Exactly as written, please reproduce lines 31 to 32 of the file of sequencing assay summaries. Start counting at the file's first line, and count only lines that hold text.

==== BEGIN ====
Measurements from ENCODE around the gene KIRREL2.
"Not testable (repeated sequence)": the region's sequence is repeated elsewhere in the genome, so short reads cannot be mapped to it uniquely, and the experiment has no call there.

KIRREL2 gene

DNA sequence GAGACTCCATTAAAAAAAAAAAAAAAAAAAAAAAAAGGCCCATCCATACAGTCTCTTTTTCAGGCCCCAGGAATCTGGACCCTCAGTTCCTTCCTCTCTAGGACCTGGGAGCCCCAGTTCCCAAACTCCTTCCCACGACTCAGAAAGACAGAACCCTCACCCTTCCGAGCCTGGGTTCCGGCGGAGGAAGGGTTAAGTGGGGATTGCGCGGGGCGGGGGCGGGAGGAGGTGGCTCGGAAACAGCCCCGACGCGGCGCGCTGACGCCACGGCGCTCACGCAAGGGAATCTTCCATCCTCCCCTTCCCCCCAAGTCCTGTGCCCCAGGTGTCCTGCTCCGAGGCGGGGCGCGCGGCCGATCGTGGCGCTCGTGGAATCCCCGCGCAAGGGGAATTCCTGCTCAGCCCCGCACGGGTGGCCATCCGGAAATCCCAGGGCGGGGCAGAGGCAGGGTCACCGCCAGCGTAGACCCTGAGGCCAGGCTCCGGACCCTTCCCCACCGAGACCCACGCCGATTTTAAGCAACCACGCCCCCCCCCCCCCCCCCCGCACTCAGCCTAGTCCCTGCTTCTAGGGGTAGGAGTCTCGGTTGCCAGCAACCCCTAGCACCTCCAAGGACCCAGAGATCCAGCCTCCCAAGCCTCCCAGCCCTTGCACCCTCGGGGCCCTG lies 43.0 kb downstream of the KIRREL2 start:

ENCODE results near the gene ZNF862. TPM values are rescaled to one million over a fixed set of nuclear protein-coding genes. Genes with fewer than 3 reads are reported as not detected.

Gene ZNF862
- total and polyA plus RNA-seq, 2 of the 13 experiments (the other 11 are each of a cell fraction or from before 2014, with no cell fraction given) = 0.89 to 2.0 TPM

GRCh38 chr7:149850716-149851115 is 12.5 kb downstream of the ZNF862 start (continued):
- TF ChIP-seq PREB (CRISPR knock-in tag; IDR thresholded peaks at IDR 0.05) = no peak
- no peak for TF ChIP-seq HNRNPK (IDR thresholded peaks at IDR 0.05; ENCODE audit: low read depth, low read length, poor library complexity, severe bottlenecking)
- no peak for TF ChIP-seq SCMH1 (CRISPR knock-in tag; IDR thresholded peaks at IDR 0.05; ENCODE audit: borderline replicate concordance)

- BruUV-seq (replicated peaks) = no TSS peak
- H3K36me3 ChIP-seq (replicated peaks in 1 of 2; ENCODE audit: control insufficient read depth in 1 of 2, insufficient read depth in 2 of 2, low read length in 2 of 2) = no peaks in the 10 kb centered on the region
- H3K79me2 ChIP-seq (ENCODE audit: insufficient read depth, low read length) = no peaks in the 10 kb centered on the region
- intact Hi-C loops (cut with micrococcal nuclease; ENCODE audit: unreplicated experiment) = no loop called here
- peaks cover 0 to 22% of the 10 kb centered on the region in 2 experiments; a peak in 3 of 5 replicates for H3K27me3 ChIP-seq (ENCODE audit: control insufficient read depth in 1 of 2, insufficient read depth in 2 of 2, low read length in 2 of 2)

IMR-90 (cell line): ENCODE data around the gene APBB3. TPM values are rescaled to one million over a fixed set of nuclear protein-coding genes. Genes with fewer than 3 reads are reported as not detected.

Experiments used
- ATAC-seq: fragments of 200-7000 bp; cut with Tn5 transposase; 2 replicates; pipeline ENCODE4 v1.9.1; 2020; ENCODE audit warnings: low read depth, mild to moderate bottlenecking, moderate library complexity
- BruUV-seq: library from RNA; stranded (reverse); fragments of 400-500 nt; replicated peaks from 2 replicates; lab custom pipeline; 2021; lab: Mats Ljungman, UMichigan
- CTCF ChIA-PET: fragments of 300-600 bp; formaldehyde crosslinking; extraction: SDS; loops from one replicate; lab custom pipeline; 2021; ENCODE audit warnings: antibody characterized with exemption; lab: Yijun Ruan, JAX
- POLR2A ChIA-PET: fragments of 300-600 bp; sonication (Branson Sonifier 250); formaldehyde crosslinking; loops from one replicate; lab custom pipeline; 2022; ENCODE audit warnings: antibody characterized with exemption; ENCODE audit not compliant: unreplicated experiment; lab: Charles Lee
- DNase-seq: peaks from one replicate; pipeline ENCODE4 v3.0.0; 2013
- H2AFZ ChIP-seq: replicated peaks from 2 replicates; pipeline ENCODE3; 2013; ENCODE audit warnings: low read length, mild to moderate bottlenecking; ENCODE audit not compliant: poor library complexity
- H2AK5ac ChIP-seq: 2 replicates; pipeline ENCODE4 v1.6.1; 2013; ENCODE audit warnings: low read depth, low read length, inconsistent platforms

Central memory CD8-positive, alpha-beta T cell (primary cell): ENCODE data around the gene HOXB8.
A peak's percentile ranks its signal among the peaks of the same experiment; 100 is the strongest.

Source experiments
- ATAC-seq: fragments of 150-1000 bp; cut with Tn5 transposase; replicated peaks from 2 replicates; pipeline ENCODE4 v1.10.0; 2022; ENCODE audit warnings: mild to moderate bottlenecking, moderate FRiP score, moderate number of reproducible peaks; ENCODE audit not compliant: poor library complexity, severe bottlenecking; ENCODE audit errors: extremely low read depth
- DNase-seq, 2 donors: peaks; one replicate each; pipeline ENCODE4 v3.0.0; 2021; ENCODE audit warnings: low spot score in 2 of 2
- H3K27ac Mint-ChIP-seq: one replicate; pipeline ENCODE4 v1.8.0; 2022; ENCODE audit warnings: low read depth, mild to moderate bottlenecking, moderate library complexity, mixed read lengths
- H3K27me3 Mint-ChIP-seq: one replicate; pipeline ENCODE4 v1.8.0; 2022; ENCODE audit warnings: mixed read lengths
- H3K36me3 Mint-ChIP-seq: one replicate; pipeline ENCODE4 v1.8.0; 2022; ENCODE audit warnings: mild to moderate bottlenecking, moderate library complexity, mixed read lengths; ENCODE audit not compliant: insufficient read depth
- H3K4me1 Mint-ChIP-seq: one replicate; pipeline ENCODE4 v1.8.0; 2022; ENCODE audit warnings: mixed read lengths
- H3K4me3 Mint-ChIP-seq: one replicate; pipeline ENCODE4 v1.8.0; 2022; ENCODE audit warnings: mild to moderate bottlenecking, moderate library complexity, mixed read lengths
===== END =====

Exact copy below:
- H3K27ac Mint-ChIP-seq: one replicate; pipeline ENCODE4 v1.8.0; 2022; ENCODE audit warnings: low read depth, mild to moderate bottlenecking, moderate library complexity, mixed read lengths
- H3K27me3 Mint-ChIP-seq: one replicate; pipeline ENCODE4 v1.8.0; 2022; ENCODE audit warnings: mixed read lengths